In fact, this fits well with the theme of John’s Gospel.


John 20:31“but these have been written so that you may believe that Jesus is the Christ, the Son of God; and that believing you may have life in His name.” [This is John’s stated purpose for writing His Gospel]


John 3:18 “He who believes in Him is not judged; he who does not believe has been judged already, because he has not believed in the name of the only begotten Son of God.”


So the first job of the Spirit is to convict the world (again, that system that is hostile toward God) of their own sin. And the specific sin in mind, is not believing that Jesus is Who He said he was-- namely, the Son of God. That is what is being spoken of, here.



Second, the Spirit will convict the world of righteousness. And here, it should be understood as “self-righteousness” (another theme of John’s Gospel).

Jesus chastised the Jews for this all throughout the Gospels.


In Jesus’ conext, it was Jews who prided themselves on frequenting the temple-- which is why He cleansed the temple.


It was also the Jews who found their righteousness in Torah faithfulness.


Self-righteousness needs to be exposed in order for a person to understand they need an alien righteousness to achieve a right standing before God. Once Jesus ascends to the Father, the H.S. takes over this role and provides this ministry to the entire world (v. 10).


John 16:10 - “...concerning righteousness, because I go to the Father and you no longer see Me…”


So remember, Jesus used to be the one exposing self-righteousness-- which was a major component of His 3 year ministry. But now He has gone to the Father.

As a result, the Spirit will now prove the entire world to be in the wrong concerning their approach to righteousness.


Third, the Spirit will convict the world of worldly (or false) judgment (another theme of John’s Gospel).


John 7:24"Do not judge according to appearance, but judge with righteous judgment.”


John 8:15-16 "You judge according to the flesh; I am not judging anyone. 16 "But even if I do judge, My judgment is true; for I am not alone in it, but I and the Father who sent Me.”


By nature, the world’s judgments are skewed, corrupt, and sinful.


This system of “the world” judges according to the flesh and appearance.

Now, in Jesus’ day, this would have been the external law-keeping that was unable to make a true assessment of the heart and nature of a person.


In our day, attempts to look holy-- (or even our attempts to not look holy, because we don’t want to appear as though we are actually seeking holiness in a twisted form of humility).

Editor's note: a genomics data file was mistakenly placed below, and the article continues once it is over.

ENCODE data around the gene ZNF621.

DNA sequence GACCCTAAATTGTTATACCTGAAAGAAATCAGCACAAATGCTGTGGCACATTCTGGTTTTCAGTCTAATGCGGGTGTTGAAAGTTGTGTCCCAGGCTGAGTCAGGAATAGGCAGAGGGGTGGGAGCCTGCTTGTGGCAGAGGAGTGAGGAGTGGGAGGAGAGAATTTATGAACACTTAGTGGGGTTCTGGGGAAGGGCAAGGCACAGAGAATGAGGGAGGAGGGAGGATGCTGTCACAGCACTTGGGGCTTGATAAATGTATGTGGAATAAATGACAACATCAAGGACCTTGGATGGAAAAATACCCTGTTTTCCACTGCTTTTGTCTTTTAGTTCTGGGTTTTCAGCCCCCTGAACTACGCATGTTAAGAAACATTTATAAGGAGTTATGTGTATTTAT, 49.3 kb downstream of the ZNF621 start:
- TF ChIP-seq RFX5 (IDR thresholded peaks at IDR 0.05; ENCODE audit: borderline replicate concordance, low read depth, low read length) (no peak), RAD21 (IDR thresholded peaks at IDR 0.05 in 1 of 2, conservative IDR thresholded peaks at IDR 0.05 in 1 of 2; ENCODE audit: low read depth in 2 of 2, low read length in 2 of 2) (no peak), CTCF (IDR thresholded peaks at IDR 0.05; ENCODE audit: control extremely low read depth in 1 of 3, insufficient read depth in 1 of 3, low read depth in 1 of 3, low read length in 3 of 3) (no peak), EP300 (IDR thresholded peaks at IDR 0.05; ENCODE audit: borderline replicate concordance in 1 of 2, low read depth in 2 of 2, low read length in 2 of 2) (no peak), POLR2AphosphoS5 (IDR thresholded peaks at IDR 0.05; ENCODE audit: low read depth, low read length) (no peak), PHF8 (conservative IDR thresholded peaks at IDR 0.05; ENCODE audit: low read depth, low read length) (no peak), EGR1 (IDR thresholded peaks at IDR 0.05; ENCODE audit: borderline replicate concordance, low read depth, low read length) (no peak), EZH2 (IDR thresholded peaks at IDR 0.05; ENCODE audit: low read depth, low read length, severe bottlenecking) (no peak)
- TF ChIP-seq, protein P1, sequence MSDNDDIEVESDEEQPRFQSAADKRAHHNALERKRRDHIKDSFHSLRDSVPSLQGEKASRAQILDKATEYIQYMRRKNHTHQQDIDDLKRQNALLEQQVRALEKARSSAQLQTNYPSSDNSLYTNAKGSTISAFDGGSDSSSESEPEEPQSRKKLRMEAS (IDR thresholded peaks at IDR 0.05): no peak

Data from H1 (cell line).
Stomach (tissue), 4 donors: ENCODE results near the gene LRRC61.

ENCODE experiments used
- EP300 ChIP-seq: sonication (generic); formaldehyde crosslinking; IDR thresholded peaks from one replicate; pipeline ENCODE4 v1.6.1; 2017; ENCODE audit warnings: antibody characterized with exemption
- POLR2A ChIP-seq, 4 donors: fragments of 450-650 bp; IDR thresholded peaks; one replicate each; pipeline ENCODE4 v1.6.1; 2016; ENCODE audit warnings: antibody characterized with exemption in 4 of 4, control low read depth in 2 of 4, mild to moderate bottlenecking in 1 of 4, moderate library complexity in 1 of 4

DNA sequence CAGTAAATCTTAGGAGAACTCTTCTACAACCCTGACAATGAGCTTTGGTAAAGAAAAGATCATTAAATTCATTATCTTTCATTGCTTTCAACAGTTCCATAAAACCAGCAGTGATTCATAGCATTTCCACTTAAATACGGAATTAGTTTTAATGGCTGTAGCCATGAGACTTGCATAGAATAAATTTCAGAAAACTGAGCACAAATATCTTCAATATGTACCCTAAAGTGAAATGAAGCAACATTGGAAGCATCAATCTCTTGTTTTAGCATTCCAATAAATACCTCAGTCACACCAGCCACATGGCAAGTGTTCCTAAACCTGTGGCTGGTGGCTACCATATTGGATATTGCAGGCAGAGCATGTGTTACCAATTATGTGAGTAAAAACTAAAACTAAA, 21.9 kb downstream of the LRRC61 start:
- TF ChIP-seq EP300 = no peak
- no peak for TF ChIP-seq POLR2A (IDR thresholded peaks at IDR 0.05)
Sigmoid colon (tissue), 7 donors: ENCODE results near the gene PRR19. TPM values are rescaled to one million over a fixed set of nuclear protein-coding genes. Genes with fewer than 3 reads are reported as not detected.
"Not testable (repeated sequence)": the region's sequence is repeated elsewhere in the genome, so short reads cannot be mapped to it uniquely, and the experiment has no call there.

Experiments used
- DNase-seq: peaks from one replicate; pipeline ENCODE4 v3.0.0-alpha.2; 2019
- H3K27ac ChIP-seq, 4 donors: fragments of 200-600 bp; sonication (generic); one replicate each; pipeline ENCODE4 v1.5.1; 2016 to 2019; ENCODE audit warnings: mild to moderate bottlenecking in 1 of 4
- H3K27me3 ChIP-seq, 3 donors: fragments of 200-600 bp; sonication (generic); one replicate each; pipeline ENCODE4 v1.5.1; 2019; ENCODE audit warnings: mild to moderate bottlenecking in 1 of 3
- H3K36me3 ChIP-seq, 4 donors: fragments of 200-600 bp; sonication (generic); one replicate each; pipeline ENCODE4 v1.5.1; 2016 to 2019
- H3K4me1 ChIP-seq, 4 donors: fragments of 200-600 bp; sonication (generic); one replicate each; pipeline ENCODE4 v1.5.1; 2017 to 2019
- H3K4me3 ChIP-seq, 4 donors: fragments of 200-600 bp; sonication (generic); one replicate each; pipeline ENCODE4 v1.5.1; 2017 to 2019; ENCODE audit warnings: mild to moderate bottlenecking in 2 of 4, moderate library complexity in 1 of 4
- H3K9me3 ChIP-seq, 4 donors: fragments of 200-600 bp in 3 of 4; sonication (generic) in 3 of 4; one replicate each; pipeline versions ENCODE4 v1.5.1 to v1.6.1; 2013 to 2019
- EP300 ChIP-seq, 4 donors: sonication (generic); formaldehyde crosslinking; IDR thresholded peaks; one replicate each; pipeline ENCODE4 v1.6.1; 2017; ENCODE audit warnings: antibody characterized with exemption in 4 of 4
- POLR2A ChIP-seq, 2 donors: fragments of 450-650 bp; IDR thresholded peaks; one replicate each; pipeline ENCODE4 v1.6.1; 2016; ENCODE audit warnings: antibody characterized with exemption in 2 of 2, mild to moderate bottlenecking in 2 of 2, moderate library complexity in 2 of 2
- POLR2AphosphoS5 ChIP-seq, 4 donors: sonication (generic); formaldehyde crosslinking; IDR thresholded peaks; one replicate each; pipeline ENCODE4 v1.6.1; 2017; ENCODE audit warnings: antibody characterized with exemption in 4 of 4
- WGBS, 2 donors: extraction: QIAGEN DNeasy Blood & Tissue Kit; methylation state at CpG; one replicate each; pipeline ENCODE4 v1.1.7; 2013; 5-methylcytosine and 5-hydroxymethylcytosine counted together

In a secular sense, we see this in politics:

Many moral claims are made about wickedness, evil, and corruption. Yet these judgments come from those who do not fear God, nor have God’s perspective of truth and justice. It is all worldly judgment, and will be proven to be wrong.


(Additionally, this strikes a blow to the current social justice movement, which is born and bred within this system of worldly judgments.


They are determining justice and righteousness from a false perspective. It is a shame that the church has bought into it. In fact, I would argue, this is a great example of how we can quench the Spirit.


We are not having the Spirit, nor the Spirit-inspired scriptures determine our understanding of justice, but the worldly system-- or these worldly judgments.)


Not surprisingly, then, v.11 makes it clear that all false judgment is ultimately connected to Satan.


John 16:11 - “...concerning judgment, because the ruler of this world has been judged.”


Simply put, Satan is the god, the ruler, and the father of this age.

He has already been judged, and so Jesus makes it clear that all those who follow him (or operate in step with his worldly system) have been judged as well.


Satan is a master of delusion.

So those who follow Him (and judge as he judges) don’t even know they have him as their ruler. Yet he is still their father, and they are curled up comfortably in his lap (according to 1Jn. 5:19).


In the end, this convicting work of the Spirit will serve two purposes:


- In the case of the one who will become a believer, it will be used by the Spirit to convert a dead heart.

- In the case of the one who rejects, and remains an unbeliever, it will function as the evidence on the day of judgement for why the rejector will be without excuse.


Remember, this conviction is not primarily a subjective “feeling” of conviction.

Rather, it is first and foremost, an objective judicial conviction.

He is the Spirit of truth, and all truth will come to light in the judgment.


--


There are other passages we could look at, but this is one of the most explicit ones, regarding the role of the Spirit and unbelievers.


Next time we will take a look at the ministry of the Holy Spirit as a non-Christain becomes a Christian. In other words, we’ll look at the role of the Spirit in the conversion experience.